There are time-lapses, and then there are Octolapses. If you want to acheive the best Octolapse, keep reading; this is the guide you're looking for!
Have you ever seen those viral videos, where 3D printed objects appear out of thin air, with no nozzle and no moving elements to disturb the view? This is called an Octolapse.
We all know that 3D printing is a time-consuming process, but it’s still worthwhile to watch. Instead of manually recording the entire printing process in real-time, a time-lapse video would be a better choice. This way, you can view the whole hours-long process of printing a model in just a few seconds. However, a normal time-lapse would still show the moving nozzle and print bed, with the movement somewhat distracting to watch.
Here is where Octolapse comes to the rescue. Octolapse is a plugin that runs on OctoPrint. Developed by FormerLurker, this plugin helps you take some cool time-lapses that are very visually appealing. In an Octolapse, the picture is taken at a specified position during each layer. The result is a clean video, with no moving parts and just the object in focus, which makes for a very smooth viewing experience.
The following sections will be all about how to get the best Octolapses through some tweaks and settings.
In OctoPrint, not all settings have been enabled by default. The “mjpegstreamer” is one such setting, which is disabled for security reasons. This function lets you control the additional settings for your camera from within OctoPrint, which is imperative for getting the perfect Octolapses. No worries, enabling this is a breeze.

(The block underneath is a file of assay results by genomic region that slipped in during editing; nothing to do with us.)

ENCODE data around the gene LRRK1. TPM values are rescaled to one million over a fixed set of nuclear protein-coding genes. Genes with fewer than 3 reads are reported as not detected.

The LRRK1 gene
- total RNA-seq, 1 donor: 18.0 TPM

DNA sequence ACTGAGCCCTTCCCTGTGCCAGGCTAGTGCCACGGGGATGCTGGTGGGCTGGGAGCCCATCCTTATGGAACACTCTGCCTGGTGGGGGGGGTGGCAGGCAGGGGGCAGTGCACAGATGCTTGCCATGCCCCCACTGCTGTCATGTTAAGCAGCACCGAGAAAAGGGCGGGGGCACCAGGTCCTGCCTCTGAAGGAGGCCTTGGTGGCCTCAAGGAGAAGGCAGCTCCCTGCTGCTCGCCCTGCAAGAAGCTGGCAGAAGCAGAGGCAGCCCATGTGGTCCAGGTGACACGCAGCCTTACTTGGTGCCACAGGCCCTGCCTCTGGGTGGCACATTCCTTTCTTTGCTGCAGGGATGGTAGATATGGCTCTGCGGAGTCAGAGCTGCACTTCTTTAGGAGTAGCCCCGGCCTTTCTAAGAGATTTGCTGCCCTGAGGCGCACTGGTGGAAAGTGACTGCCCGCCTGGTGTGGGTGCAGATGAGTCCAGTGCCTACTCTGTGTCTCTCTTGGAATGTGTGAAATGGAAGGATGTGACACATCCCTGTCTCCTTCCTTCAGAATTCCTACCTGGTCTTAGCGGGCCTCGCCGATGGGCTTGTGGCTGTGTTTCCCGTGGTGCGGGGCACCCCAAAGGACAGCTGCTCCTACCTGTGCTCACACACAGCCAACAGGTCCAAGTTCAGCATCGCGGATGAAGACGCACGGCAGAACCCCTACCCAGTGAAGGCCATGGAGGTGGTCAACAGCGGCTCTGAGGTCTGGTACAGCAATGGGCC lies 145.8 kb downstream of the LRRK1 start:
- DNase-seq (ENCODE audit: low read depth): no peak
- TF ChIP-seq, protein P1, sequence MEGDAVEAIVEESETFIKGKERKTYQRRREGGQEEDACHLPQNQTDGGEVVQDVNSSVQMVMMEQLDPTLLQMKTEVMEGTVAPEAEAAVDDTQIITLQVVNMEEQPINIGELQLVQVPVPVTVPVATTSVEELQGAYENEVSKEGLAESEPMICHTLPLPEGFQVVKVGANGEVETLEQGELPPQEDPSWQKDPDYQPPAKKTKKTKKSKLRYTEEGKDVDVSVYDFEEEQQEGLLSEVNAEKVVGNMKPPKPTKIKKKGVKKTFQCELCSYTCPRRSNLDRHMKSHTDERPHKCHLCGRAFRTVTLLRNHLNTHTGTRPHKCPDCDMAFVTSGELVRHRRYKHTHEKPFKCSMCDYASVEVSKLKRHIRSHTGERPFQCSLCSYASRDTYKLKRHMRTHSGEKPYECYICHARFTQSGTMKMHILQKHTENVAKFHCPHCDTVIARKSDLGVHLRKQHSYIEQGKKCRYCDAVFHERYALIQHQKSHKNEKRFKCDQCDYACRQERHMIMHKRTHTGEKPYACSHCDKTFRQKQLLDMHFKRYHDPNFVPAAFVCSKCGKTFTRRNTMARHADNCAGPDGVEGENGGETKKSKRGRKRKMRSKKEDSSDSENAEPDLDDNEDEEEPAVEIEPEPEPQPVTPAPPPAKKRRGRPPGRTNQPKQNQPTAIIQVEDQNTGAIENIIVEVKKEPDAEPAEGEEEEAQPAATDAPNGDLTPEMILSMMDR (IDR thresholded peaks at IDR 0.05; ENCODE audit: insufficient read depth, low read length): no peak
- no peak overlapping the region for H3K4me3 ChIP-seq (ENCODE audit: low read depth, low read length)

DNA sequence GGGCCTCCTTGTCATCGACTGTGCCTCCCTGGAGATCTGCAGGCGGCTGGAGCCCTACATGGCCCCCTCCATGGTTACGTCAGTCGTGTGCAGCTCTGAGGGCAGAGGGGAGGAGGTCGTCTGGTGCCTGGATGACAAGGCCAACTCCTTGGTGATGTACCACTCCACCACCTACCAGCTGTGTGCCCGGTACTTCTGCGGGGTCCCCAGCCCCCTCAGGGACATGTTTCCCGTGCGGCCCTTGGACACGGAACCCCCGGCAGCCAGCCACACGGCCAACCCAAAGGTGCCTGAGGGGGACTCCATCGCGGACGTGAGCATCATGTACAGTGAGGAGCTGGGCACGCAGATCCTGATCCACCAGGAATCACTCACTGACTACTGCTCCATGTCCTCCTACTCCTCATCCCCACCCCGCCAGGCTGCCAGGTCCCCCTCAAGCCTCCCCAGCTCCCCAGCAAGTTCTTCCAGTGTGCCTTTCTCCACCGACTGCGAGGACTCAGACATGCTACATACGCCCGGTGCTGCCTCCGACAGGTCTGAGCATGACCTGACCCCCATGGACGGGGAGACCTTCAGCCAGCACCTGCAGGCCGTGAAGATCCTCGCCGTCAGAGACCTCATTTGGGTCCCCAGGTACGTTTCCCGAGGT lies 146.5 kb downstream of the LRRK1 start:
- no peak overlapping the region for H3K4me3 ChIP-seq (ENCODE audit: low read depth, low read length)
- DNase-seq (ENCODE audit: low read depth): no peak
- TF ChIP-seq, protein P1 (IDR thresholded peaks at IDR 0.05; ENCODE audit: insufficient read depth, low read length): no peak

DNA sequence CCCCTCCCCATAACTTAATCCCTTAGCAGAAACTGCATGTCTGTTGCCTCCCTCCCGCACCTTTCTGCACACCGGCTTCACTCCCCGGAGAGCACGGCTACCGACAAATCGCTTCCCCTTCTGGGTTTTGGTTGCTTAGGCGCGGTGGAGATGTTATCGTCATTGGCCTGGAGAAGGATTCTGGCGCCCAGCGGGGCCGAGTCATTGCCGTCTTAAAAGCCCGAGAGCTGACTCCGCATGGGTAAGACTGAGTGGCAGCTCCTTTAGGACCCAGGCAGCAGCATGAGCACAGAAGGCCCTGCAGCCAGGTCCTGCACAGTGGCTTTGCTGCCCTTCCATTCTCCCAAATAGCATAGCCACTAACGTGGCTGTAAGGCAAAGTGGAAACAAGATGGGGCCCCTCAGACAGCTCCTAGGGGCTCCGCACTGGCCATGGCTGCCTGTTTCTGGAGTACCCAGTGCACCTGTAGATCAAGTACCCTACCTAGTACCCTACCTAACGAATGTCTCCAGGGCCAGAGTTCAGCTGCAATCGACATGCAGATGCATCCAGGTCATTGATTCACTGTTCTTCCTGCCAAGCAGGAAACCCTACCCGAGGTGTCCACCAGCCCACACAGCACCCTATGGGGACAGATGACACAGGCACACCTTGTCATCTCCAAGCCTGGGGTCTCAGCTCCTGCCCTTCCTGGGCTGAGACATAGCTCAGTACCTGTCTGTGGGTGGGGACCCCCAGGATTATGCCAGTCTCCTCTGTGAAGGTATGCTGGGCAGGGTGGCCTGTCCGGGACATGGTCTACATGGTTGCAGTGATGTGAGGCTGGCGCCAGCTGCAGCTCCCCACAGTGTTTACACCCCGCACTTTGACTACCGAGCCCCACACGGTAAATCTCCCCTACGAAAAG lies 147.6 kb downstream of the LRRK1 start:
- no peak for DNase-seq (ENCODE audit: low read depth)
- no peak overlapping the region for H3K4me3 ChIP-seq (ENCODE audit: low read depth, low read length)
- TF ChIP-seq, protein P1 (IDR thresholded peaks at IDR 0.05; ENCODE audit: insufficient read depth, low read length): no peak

Note: If your OctoPrint setup is accessible via the internet, enabling this setting will let unauthorized users access your camera settings such as exposure and brightness.
These are the steps to enable mjpegstreamer:
Before perfecting your Octolapse settings, you’ll need to establish a good starting point. This section explains the default settings that need changing. These are beginner settings, which have been proven to work well.
After opening the Octolapse tab in OctoPrint, you’ll get a configuration menu. Here’s a breakdown for each of the settings:
These settings will need fine-tuning to get an awesome Octolapse. Each camera needs to be tuned to the environment in which the video is going to be recorded. Hence, the time put into these settings is well worth it, and the results truly justify everything.
As explained earlier, you first need to enable the camera settings through the browser (with mjpegstreamer) to have access to them through OctoPrint. You’ll also need some test objects on the print bed in the position the Octolapse is going to be taken. In short, you need a test setup, with lighting as though a real Octolapse was being made.
Some prerequisites you need to know:
Now let’s look at the settings:
Aside from these settings, there’s one other setting that plays a vital role in perfecting your Octolapses. In the section “General Options”, look for Snapshot Delay. This controls the length of time before an image is taken. If your Octolapse seems wobbly, try increasing the snapshot delay. Note that a higher snapshot delay might lead to more stringing. We recommend starting with a value of 100 ms and going from there.
For any additional issues that you might be facing, here’s a troubleshooting guide that may help.
(Lead image source: OctoPrint Community Forum)
License: The text of "OctoPrint Time-Lapse: How to Find the Best Octolapse Settings" by All3DP is licensed under a Creative Commons Attribution 4.0 International License.
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